This is a continuation of my previous post about the Normandy American Cemetery & Memorial. The first post focused on the memorial, and this post focuses on the cemetery.
There are a total of 9,387 Americans buried in the Normandy American Cemetery. Of those, 307 people are unidentified. The cemetery covers 172 acres. France gave the United States a perpetual concession to the land occupied by the cemetery (free of charge and taxes), over which the American flag flies.
I felt so many different emotions as we wandered through the cemetery — sadness for the lives lost, anger, awe at the amount of love and appreciation still being poured out by the people visiting the cemetery, and ultimately admiration at the selflessness of all of the Allies who fought during WWII. It definitely made me proud to see so many American flags flying in a foreign country.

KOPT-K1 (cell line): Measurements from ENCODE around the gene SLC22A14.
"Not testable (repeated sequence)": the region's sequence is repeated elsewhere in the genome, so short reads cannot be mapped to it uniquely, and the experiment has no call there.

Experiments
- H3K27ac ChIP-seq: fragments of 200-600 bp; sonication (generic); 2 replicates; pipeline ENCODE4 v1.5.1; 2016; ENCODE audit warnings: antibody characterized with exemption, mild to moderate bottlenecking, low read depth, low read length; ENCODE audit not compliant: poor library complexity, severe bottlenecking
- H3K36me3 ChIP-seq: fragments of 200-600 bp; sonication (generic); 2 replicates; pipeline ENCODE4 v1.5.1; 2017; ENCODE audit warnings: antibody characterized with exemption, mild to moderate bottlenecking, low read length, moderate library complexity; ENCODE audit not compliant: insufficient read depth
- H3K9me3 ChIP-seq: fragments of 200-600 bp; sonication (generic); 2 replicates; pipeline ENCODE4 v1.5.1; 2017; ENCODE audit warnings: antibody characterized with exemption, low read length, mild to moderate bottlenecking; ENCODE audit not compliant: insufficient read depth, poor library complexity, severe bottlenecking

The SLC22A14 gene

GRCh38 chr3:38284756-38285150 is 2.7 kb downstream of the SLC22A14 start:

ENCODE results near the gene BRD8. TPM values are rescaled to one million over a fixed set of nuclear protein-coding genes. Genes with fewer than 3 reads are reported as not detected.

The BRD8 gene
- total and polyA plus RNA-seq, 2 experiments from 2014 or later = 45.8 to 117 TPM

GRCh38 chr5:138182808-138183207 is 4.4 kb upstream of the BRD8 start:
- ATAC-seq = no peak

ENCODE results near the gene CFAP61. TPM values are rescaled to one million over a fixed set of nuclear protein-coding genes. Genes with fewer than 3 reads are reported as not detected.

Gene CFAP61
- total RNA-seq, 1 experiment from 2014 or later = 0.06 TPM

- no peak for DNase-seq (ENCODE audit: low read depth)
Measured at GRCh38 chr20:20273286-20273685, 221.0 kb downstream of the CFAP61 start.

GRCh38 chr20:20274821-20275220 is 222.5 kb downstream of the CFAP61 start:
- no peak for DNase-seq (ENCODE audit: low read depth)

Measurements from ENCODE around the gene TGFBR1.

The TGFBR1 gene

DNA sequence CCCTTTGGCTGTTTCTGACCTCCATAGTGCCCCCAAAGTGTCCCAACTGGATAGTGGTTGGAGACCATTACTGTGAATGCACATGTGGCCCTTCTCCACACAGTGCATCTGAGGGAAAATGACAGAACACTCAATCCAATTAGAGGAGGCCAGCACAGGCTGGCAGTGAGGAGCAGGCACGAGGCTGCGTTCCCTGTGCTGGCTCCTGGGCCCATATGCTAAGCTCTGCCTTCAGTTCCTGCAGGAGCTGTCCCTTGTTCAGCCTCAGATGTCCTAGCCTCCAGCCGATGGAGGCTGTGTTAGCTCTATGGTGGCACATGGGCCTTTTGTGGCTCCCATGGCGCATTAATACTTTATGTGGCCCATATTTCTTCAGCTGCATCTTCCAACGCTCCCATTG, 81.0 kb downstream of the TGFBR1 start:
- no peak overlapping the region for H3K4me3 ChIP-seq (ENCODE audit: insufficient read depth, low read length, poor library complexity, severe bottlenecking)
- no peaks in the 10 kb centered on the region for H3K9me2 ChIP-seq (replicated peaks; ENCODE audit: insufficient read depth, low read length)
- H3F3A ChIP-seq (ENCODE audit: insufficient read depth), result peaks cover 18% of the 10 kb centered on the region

“That road to V-E Day was hard and long, and traveled by weary and valiant men. And history will always record where that road began. It began here, with the first footprints on the beaches of Normandy.” – President George W. Bush
We were lucky enough to visit the cemetery on the day before Memorial Day, so I’m unsure whether or not this large quantity of flower arrangements is there daily or if this was something special because of Memorial Day.
It made me particularly emotional to see the graves marked by the Star of David. Did the Jewish soldiers know of the atrocities being committed against their people? Did the know that they were fighting to save their brothers and sisters?